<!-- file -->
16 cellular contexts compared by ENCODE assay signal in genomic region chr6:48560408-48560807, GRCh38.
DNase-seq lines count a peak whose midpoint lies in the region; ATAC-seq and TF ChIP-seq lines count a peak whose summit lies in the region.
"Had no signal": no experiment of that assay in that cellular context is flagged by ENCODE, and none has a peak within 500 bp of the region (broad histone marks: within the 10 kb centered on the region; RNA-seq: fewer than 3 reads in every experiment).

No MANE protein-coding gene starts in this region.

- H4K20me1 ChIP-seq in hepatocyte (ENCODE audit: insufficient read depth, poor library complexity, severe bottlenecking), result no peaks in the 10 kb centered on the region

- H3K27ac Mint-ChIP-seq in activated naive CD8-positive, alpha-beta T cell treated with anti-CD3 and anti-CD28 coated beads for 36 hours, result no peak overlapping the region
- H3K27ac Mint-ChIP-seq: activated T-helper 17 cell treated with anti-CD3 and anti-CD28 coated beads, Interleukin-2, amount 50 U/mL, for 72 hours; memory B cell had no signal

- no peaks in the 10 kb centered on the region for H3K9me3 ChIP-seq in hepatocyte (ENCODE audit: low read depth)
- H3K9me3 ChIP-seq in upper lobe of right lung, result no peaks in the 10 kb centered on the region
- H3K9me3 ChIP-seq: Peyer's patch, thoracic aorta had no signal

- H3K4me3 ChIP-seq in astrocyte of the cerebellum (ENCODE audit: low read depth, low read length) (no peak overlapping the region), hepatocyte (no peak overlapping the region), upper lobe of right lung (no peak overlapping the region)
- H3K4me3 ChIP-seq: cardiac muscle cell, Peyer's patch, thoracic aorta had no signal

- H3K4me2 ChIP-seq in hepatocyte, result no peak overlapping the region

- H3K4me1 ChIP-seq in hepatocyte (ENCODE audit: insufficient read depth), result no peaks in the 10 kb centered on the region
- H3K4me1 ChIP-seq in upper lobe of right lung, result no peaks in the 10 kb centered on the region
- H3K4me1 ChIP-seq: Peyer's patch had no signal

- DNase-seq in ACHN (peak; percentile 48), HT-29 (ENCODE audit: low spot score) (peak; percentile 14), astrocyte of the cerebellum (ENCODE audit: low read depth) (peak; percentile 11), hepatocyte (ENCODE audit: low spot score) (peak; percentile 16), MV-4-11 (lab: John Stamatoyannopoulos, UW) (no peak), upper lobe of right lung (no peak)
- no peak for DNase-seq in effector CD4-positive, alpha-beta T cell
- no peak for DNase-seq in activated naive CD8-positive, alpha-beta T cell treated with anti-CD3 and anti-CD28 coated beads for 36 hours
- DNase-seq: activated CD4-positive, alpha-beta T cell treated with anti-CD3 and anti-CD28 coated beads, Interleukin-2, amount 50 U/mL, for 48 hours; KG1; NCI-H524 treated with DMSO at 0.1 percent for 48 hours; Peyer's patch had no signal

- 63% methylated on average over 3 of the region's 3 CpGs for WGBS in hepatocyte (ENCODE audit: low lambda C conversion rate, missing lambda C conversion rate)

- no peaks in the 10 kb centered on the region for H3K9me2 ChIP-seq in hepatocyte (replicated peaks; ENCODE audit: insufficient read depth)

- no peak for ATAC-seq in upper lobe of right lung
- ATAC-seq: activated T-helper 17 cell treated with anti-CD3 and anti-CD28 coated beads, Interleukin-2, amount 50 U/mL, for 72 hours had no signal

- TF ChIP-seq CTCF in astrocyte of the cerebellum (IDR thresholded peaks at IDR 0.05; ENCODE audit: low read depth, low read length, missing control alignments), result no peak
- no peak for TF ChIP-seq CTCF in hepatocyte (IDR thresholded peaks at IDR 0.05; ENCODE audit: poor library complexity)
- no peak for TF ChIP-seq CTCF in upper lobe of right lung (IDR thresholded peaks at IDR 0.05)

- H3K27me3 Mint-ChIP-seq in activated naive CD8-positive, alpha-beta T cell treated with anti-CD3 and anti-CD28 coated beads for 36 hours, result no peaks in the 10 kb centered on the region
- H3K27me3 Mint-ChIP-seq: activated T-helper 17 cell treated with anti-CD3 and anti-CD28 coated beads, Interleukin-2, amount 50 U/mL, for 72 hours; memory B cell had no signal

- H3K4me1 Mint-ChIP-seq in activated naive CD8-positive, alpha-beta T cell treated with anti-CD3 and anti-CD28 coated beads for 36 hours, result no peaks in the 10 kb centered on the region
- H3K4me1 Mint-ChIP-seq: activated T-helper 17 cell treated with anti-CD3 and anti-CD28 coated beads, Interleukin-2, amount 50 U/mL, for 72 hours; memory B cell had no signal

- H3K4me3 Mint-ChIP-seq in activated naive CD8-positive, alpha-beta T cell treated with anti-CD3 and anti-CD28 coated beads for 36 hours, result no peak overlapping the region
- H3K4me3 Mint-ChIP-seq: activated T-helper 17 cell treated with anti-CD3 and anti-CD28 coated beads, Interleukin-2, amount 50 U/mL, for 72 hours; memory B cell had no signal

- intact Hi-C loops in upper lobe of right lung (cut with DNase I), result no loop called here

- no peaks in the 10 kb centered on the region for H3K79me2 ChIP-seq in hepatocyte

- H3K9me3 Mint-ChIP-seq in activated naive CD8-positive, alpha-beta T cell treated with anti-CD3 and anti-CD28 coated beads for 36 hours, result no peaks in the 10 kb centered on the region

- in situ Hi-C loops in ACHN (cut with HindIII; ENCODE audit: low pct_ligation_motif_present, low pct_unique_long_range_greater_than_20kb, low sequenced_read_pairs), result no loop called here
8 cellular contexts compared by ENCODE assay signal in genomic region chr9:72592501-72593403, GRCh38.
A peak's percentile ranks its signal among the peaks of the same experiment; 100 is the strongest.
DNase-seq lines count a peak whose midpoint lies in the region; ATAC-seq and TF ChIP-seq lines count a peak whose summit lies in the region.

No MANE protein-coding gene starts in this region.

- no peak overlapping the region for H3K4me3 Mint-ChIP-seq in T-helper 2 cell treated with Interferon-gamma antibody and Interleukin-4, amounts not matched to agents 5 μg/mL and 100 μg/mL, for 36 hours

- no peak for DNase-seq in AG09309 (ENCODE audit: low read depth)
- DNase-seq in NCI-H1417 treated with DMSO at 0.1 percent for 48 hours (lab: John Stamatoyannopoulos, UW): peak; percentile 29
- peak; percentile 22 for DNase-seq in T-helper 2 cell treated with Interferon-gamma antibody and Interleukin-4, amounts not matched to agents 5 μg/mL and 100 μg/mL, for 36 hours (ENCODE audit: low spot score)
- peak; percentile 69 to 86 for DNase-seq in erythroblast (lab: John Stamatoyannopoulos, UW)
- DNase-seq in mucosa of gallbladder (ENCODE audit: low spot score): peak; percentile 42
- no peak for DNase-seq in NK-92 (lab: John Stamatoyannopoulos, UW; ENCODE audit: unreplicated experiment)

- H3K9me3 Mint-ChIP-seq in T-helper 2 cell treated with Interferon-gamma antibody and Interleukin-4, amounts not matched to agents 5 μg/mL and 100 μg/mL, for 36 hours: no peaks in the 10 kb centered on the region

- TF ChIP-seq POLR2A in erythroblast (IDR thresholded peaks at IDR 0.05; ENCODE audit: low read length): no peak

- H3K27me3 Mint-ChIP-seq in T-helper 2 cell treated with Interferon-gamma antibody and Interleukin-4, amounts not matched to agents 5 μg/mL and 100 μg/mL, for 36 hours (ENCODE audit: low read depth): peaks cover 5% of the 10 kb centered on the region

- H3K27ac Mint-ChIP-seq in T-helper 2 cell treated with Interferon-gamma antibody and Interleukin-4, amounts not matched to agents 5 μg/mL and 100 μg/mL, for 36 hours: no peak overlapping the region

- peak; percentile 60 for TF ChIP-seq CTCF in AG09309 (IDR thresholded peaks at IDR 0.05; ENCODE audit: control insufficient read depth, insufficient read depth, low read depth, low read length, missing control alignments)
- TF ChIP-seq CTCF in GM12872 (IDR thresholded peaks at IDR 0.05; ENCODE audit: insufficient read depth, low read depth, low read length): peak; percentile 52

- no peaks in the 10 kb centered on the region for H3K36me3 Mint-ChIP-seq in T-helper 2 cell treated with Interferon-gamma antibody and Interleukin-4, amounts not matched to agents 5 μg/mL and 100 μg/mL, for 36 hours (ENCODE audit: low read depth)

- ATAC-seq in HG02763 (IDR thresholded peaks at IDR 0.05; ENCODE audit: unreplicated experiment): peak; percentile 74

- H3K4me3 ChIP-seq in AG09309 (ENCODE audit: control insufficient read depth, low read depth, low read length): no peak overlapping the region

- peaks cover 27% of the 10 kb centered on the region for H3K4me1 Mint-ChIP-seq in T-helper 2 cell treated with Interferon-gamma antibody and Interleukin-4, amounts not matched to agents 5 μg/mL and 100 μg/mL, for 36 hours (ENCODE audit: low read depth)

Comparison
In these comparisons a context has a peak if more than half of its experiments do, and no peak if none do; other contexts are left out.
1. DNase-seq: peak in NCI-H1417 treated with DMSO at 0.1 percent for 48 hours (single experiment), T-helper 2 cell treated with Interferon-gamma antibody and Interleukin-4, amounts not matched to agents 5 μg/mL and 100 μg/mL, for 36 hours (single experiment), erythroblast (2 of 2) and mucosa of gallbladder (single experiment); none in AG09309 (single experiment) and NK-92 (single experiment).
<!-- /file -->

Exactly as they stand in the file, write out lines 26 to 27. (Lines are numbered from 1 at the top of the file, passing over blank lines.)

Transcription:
- no peak for TF ChIP-seq CTCF in hepatocyte (IDR thresholded peaks at IDR 0.05; ENCODE audit: poor library complexity)
- no peak for TF ChIP-seq CTCF in upper lobe of right lung (IDR thresholded peaks at IDR 0.05)